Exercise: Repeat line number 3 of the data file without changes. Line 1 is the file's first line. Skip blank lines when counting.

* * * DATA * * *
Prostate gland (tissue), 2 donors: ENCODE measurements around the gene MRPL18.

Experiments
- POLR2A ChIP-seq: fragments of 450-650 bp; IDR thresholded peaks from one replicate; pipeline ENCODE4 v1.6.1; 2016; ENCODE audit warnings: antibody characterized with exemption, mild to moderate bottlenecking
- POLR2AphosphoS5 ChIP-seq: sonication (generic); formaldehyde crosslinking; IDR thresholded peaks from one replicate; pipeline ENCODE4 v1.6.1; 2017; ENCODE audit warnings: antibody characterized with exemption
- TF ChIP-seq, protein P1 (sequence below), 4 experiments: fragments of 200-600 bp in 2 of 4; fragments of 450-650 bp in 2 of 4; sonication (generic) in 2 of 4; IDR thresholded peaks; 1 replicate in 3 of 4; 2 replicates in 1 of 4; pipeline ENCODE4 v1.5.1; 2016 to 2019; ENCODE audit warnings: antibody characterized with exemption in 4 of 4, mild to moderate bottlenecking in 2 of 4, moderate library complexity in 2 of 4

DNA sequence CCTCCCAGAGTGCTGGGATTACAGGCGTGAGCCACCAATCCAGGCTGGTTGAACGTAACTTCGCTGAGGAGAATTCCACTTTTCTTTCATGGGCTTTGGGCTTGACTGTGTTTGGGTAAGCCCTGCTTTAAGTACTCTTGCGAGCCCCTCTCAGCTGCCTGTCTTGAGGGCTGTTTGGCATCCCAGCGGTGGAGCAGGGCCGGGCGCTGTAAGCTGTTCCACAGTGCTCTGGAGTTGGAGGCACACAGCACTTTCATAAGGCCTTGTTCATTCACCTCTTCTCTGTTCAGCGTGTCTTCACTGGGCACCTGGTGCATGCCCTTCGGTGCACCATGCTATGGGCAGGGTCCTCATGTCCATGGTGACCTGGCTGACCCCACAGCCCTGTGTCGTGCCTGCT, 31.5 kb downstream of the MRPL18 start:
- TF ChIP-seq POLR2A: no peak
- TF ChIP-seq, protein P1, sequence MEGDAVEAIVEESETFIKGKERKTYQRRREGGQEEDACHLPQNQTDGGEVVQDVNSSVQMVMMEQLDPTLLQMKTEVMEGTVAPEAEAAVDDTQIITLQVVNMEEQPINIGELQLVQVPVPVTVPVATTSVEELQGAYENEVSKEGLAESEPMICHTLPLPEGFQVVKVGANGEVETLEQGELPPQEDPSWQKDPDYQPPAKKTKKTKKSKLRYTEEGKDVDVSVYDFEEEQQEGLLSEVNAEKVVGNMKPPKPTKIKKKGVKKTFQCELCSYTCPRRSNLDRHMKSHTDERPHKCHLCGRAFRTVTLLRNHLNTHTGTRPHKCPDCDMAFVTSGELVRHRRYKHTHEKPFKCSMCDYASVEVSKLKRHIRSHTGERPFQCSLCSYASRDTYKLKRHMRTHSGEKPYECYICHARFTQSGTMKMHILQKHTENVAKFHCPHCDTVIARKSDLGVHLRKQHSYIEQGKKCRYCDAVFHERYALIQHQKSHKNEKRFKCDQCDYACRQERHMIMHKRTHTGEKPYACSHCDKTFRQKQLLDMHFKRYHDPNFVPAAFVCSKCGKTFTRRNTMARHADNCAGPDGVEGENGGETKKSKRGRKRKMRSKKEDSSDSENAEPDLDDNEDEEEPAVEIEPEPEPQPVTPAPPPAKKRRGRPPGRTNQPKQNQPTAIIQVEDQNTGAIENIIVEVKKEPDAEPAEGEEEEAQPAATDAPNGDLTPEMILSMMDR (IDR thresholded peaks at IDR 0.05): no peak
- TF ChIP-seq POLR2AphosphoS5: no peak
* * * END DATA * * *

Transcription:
- POLR2A ChIP-seq: fragments of 450-650 bp; IDR thresholded peaks from one replicate; pipeline ENCODE4 v1.6.1; 2016; ENCODE audit warnings: antibody characterized with exemption, mild to moderate bottlenecking